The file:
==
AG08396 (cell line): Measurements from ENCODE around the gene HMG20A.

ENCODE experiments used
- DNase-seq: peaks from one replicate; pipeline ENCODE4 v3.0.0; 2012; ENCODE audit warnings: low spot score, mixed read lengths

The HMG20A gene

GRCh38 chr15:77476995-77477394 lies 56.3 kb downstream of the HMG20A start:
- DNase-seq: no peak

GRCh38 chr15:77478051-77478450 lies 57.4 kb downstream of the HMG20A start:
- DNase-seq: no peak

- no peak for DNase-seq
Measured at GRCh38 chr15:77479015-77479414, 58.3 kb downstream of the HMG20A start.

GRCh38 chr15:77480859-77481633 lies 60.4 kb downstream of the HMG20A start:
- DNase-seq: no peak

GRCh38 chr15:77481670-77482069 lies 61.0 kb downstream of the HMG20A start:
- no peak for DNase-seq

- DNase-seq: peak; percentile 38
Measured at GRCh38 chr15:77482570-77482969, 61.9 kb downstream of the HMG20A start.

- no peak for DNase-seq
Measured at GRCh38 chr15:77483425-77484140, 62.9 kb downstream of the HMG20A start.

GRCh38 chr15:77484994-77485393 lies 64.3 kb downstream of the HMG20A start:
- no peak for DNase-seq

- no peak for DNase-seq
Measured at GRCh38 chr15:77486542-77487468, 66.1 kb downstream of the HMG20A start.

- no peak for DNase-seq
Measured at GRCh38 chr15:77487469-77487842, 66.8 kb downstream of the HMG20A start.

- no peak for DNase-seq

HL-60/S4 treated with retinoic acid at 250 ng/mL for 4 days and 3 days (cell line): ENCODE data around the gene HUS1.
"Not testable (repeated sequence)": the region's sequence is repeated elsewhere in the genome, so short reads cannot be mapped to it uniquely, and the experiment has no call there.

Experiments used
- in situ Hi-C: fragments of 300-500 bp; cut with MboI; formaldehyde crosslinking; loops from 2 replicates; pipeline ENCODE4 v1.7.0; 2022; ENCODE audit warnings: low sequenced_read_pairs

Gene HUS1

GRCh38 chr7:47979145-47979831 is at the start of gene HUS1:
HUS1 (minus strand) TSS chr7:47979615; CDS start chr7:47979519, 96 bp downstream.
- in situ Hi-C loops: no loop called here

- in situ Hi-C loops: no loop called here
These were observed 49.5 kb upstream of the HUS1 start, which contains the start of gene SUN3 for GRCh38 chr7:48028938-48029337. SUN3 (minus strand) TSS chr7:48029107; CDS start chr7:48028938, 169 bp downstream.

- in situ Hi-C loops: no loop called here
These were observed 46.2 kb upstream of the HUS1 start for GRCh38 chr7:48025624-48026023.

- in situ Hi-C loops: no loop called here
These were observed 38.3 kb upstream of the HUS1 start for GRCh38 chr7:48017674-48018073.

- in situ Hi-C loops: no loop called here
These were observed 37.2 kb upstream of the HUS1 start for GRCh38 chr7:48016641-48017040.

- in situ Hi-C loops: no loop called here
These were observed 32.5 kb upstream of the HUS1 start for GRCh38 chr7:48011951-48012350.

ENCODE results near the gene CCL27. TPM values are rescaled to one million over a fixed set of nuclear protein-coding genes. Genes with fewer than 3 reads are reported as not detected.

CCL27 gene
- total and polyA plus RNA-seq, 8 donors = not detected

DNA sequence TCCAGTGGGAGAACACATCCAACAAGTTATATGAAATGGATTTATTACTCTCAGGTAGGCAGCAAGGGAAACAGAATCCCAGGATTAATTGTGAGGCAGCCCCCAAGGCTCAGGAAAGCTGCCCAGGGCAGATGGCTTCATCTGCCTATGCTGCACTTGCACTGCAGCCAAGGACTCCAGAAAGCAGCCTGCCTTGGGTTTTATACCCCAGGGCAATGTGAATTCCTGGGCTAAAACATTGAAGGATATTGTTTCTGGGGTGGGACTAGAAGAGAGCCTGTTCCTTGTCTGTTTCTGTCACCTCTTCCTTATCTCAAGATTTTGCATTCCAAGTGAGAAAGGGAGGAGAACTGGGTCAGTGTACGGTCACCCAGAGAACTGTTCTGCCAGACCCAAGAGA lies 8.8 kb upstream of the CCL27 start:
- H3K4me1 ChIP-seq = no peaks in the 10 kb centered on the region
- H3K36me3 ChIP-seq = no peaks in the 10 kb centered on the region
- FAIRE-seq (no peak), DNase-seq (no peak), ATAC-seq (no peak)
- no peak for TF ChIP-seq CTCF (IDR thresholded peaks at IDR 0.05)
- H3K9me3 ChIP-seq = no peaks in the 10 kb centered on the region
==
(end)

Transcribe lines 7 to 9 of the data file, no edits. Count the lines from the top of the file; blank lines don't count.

GRCh38 chr15:77478051-77478450 lies 57.4 kb downstream of the HMG20A start:
- DNase-seq: no peak

- no peak for DNase-seq